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Pressures bear down on direct marketers

TARGETING UNDER ATTACK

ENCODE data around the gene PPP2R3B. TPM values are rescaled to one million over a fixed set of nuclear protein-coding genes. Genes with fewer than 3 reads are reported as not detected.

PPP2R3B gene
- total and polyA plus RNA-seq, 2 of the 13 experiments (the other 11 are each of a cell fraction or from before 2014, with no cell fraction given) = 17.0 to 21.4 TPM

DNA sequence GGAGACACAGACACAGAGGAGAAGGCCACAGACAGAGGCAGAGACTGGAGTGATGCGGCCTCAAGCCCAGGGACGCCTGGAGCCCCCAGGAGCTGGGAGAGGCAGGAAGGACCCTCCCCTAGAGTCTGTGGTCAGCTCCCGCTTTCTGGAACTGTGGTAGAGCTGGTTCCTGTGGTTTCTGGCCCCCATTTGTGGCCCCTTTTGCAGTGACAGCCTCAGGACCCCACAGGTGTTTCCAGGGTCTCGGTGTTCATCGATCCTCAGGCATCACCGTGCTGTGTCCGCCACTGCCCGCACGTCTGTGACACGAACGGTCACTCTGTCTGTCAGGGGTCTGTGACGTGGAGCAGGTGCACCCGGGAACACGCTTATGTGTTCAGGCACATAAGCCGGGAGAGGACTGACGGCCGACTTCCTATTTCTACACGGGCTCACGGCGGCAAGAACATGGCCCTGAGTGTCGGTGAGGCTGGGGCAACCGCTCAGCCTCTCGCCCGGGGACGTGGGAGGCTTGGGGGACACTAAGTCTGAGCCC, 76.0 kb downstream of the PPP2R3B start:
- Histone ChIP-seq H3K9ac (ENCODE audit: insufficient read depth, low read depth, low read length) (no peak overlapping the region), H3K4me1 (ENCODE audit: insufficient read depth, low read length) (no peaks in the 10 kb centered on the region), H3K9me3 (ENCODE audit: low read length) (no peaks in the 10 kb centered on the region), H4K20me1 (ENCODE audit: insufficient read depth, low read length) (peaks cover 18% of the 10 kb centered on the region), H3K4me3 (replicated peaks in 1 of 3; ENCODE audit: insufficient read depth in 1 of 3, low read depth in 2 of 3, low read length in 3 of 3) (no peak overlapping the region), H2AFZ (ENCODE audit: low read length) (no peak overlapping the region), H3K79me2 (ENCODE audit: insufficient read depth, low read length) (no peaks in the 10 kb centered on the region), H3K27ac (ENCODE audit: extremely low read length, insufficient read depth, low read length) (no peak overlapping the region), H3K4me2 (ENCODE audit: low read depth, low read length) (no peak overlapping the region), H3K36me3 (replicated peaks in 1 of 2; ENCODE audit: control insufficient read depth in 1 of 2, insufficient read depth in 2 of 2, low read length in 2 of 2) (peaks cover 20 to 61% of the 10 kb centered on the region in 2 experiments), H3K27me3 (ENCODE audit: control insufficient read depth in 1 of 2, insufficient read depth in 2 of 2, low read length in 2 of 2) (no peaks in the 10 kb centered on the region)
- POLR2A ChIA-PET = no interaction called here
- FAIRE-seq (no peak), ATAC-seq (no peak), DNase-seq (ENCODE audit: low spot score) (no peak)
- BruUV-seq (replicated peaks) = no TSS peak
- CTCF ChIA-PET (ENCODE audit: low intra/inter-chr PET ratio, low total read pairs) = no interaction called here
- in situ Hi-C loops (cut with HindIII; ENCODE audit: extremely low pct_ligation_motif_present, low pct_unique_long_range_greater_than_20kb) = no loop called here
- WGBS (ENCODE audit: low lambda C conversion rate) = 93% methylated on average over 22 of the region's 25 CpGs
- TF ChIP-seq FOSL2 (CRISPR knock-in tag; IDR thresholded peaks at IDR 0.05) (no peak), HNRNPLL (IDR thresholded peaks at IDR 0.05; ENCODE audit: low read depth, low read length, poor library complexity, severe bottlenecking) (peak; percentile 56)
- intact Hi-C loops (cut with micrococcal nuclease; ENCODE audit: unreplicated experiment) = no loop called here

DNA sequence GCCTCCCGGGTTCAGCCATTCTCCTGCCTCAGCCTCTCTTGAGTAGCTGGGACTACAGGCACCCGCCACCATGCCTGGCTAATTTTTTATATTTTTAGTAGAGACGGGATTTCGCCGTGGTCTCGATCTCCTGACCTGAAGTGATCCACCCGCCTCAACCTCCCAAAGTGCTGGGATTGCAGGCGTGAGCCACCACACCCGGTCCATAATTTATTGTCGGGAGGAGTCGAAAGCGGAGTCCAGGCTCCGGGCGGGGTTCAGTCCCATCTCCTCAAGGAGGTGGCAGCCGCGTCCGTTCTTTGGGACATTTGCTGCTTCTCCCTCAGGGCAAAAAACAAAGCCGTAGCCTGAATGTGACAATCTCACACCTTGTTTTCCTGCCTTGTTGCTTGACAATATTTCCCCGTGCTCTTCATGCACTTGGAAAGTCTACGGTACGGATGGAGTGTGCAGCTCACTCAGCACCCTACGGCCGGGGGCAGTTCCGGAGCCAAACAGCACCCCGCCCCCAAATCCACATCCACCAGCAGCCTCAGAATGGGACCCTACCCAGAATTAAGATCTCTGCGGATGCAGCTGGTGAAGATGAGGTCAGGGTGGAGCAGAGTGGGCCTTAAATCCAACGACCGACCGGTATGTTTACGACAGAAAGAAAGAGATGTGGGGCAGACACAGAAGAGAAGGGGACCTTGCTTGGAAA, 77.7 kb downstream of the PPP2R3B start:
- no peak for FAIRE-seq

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Direct marketing increasingly relies on personalization, but its future is also clouded by the possibility of government-imposed restrictions on Internet data collection for the purposes of target marketing. The Federal Trade Commission has said it is considering recommending such regulation, and numerous Internet privacy bills have been introduced in Congress. The marketing industry has argued for self-regulation. The simmering conflict was underscored in August when FTC member Julie Brill wrote a column in the Washington Post equating the collection of Internet browsing behavior for advertising purposes with the data-collection practices of the National Security Agency, which have attracted much controversy recently. Brill wrote that companies that collect Internet data for marketing purposes “push legal boundaries.” Last month, Sen. Jay Rockefeller (D-W.Va.) demanded that 12 websites that focus on personal finance and health divulge whether they share consumer data with third parties. Rockefeller charged that data brokers obtain data from websites that collect and pass on personal information they gather from surveys, sweepstakes and questionnaires. “Americans have fully embraced a data-driven way of life, and the countless economic and social benefits they derive from responsible data use,” said Peggy Hudson, DMA's co-senior VP-government affairs, criticizing Rockefeller's move. Hudson was hired by DMA last month to succeed Cerasale, who will retire at the end of the year. “We as an industry have a responsibility to educate members of Congress about the differences between what marketers collect as data and the NSA,” Hudson said. “And it is unfortunate that Rockefeller has chosen to single out a couple of poorly named marketing categories as a reason to demagogue an industry that is the brightest beacon of American innovation. “We continue to stress that self-regulation is critically important,” Hudson said.

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